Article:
It’s fairly obvious through the examples used in these posts that I tend towards goals and resolutions oriented around health. A commenter on Instagram mentioned to be careful what mini-resolutions you set because habits can be set in 3 weeks and those actions can become somewhat automatic, be they good or bad for you. I agree with that to a point. I think that behaviors which provide instant gratification are much more likely to become automatic than those whose benefits are not felt until later. It’s also easier to discontinue behaviors which provide instant pain than those whose detriments are not felt until later. So today is about some strategies we can use to hack those rules and turn them to our benefit – today is about Atomic Habits.
Let me admit right up front that I’m a total James Clear fan girl at this point. I read the book, I signed up for the email list and I follow him on social media. If you are into goals, habits and personal development, I recommend you do the same. I’ve previously written about this book and I have to hold myself back from reposting a lot of what he puts on Instagram, because it’s so good. (I forward a lot of it directly to my friends instead.) Here’s the one I couldn’t help but repost:
The above is not a new concept to me and put into beautiful clarity something I’d be trying to share with patients. Sustainable changes in health require sustainable changes in lifestyle. If you want a better outcome, you need better input. And none of that is a one time transaction. Blood pressure begins to drop 20 minutes after your last cigarette and carbon monoxide levels normalize 8 hours after your last cigarette, but those benefits do not persist if you start smoking again the next day.
To be honest, this has really even changed my ideas about “health” as a goal or what it means to help a patient become healthy. One of the philosophies of naturopathic medicine is that we are health focused rather than disease focused – we want to help people achieve optimal health and live healthy lives. But it’s easy to fall into the trap of becoming disease focused – treatment of symptoms and targeting normal lab values. Yes, I want your lab markers in a healthy range, but I view those markers differently.
Instead of being the answer – your labs are normal, therefore you are healthy – they are an indicator of how your lifestyle is working for your body. So many patients have come to me with symptoms or in a state where they just know their health is not optimal, but their other doctors have told them that their labs are normal so they must be ok. I’ve always said that one of my favorite parts of my job is that I never have to tell a patient there is nothing I can offer them. Lifestyle medicine mean there is always something more we can try. This might be your food, your beverages, your activities, your attitudes, your social connections or your spiritual life.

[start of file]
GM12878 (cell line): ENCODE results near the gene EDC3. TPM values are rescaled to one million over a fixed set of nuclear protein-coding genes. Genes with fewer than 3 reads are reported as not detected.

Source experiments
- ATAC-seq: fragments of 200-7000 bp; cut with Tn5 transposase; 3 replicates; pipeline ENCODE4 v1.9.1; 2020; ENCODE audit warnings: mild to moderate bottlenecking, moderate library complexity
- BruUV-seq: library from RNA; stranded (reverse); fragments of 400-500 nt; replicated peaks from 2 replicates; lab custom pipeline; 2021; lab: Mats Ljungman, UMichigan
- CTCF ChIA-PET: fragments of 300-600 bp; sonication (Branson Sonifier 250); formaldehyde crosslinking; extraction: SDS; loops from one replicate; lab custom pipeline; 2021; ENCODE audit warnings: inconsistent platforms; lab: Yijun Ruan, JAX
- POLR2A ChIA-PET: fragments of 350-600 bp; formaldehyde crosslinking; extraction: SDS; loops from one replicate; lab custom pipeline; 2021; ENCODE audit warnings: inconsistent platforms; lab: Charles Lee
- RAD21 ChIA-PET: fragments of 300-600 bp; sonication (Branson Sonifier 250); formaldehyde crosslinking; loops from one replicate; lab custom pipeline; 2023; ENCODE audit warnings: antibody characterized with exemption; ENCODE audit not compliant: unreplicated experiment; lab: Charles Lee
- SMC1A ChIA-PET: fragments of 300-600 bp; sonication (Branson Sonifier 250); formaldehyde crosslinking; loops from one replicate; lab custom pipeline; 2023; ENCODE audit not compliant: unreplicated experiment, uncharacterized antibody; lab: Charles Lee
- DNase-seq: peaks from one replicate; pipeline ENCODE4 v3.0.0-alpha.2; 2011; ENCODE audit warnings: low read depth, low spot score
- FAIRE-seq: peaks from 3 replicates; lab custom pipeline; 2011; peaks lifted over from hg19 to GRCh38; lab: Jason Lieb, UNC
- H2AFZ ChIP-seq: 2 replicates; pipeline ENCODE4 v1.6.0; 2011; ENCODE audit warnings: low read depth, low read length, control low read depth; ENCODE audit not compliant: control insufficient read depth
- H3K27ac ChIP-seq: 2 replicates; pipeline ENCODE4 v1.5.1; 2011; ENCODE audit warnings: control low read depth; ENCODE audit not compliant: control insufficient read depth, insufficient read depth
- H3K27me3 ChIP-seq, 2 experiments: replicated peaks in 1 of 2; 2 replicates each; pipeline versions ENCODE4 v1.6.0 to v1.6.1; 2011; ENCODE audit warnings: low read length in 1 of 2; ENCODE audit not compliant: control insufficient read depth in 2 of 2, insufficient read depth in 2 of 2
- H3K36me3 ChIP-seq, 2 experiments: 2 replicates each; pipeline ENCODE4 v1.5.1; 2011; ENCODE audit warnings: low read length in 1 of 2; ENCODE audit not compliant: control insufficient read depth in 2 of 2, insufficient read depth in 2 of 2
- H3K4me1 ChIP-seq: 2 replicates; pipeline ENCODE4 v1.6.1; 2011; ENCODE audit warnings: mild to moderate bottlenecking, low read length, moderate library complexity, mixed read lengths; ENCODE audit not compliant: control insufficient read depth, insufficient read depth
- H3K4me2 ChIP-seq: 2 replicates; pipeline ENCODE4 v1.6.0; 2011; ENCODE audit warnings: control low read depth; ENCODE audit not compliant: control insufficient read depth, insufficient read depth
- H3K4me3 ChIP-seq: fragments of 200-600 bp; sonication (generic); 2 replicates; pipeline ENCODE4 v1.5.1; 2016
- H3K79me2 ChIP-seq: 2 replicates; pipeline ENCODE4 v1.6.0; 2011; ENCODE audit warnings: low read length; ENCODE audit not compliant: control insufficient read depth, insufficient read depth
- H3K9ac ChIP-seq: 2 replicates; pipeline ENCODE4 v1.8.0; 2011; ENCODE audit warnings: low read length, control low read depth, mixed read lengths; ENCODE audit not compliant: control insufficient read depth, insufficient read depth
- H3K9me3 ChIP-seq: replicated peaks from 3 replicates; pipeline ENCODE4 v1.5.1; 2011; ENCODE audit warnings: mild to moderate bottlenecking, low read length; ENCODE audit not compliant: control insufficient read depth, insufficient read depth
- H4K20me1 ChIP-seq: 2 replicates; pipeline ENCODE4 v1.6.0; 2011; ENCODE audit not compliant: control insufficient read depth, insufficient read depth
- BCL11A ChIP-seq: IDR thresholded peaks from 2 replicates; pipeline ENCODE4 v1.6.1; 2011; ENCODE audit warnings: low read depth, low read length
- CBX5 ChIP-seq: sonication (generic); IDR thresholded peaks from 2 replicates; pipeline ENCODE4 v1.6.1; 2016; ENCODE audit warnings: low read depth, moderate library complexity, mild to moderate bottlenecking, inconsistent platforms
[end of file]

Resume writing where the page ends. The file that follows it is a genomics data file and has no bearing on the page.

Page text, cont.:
Readiness for Change
This is where the principles introduced in Atomic Habits come in. First, you have to recognize the need for change.
Whatever your results are, you current system is perfect for delivering them.James Clear, Atomic Habits
The above statement was so powerful that I had to pause my audio book, grab my planner, rewind and write it down. I wanted to get the exact words down, so it may have even required several rewinds. Whatever your results are, your current system is perfect for delivering them. Simple and profound. To me, this is the key to recognizing the need for change. If you are not satisfied with your current results – be that your lab values, how you feel, your energy, your libido, your athletic performance, your health risks, or any other marker you can think of – you must make a change. Because what you are doing now is the system that delivered those results.
How to Make Atomic Habits
So now you recognize that you need to make some changes, but how? How you can sustainably change your diet, exercise more or stop smoking? I think the system laid out in Atomic Habits is a great place to start and recommend you read the book, but here’s a quick summary.
For habits we want to encourage – I’ll use exercise as an example. These are strategies I personally use!
Make It Obvious
I keep my exercise clothes and shoes in my bedroom so they are the first thing I see when I wake up.
I also put a reminder in my phone to ping me to remind me to exercise. “I forgot” no longer works as an excuse!
Make It Attractive